In the first weeks after surgery, the volume of the new bladder is still relatively limited, so it can still come to urine loss with only small storage capacity of the bladder. After a short time, however, the system should be so well revered that a good continence can be achieved during the day and later also at nighttime.

Ileal conduit:

The ileum conduit is considered an established option of urinary diversion, which has been practiced with excellent results for over 60 years. The decision to apply an ileal conduit is frequently made in older male and female patients who have a very advanced tumor or need simultaneous urethrectomy (removal of the urethra) for urethral involvement. Primary incontinence or the desire of the patient for this form of urinary diversion may also be decisive for the choice of this method.

For the ileal conduit a 12-15 cm long small intestine piece is used, and the ureters are sewn on one side either together or individually in the separated intestinal part. The severed intestinal portion is rejoined and continues to serve for the bowel passage.

The outward-facing end of the intestine, in which the ureters are inserted, is discharged through the skin in the lower abdomen. This intestinal portion now serves as a connection between the ureters and the skin. Now, a bag system can be stuck to the skin, which collects the urine and must be emptied and changed by the patient at appropriate intervals.

Pouch

Another option for urinary diversion is a catheterizable pouch; It is a created from the small intestine to serve as a urine reservoir, which opens via a tight-fitting stoma in the lower abdomen or navel. The pouch is emptied by the patient at certain intervals by means of a catheter. This form of urinary diversion is particularly suitable for patients in whom there is a desire for a continent stoma, with a primary connection of a neobladder to the own urethra is not possible.

NEOADJUVANT CHEMOTHERAPY (BEFORE CYSTECTOMY)

Neoadjuvant chemotherapy prior to radical cystectomy involves cisplatin-based polychemotherapy administered after initial diagnosis of muscle-invasive urothelial carcinoma, regardless of lymph node status. Following chemotherapy, radical cystectomy and / or radiotherapy will be performed.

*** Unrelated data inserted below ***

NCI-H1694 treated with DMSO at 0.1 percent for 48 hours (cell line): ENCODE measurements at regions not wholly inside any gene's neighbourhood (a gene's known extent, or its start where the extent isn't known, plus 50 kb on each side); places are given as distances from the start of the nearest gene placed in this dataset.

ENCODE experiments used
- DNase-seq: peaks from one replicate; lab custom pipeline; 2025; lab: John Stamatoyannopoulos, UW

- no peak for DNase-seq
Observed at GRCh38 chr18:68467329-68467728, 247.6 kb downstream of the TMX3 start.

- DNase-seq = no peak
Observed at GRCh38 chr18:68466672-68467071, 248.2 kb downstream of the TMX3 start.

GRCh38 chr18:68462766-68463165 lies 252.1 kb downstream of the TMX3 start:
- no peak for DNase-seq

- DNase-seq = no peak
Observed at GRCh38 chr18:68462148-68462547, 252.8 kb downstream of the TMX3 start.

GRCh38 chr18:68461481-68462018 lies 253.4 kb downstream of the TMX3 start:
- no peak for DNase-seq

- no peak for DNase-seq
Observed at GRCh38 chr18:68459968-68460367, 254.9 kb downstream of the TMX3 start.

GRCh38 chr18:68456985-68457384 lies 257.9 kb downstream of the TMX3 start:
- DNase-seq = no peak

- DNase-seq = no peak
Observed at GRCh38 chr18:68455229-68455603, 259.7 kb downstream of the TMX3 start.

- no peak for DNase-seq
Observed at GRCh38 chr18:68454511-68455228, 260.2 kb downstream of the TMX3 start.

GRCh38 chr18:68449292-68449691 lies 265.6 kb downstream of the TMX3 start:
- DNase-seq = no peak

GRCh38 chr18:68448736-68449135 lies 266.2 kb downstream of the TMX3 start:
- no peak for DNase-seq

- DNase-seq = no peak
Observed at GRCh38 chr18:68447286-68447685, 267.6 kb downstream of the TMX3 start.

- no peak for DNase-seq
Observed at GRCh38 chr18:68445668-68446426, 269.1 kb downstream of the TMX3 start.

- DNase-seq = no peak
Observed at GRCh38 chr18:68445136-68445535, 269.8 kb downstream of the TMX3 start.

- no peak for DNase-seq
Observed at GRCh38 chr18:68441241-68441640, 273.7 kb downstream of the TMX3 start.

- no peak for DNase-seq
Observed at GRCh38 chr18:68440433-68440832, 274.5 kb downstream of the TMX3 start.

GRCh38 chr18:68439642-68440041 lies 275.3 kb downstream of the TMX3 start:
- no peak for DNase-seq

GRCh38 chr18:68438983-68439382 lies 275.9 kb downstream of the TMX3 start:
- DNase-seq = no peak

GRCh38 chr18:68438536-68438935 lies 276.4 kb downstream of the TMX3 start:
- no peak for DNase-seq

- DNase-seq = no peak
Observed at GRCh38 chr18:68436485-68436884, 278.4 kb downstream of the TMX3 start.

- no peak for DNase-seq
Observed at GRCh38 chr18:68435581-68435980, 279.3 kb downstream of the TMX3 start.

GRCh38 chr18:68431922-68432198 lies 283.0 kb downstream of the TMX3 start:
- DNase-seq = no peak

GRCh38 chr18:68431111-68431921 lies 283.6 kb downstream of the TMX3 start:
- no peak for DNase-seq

"Recommendations from the current S3 guideline":

Overall, neoadjuvant chemotherapy leads to a reduction in total mortality of 14% after 6.4 years. There is no preferred combination of chemotherapeutics and there should applied be 3-4 cycles. Only for combination therapy with cisplatin, there is reliable data, so only for patients with good renal function (GFR> 60 ml / min / 1.73 qmKO) and in good general condition (ECOG 0-1) "

S3 guideline bladder carcinoma

ADJUVANT CHEMOTHERAPY

Adjuvant chemotherapy is defined as chemotherapy indicated after cystectomy and histopathologic diagnosis of organ-invasive muscle invasive (> pT3) or T-stage independent pathologically regionally lymphocytic metastatic (pN1) urothelial cell carcinoma of the bladder.

Overall, adjuvant chemotherapy leads to a moderate reduction in all-cause mortality. There is no preferred combination of chemotherapeutic agents and the number of cycles is not fixed. In contrast, a combination with cisplatin is important, so that only patients with good renal function (GFR> 60 ml / min / 1.73 qmKO) and with a good general condition (ECOG 0-1) are eligible for adjuvant chemotherapy.

Citation S3 guideline bladder carcinomas

THERAPY OF THE ADVANCED OR LOCALLY NOT LIMITED TUMOR

In the presence of such a tumor, the individual interdisciplinary therapy planning takes place together with the oncologists, radiotherapists, pathologists and urologists in a special tumor board in order to offer the best possible treatment option.

You are welcome to introduce yourself to a second opinion in our interdisciplinary consultation.

Our specialist

Prof. Dr. Alexander Karl, Professor and Chair, Department of Urology

Consultation Hours

Thursday 8:30 - 15:00


To schedule an appointment or if you have questions:
Heike Mylius
Sophia Schottenhammel
Phone +49 (0)89 1797-2603
Fax +49 (0)89 1797-2623
E-Mail: uro@barmherzige-muenchen.de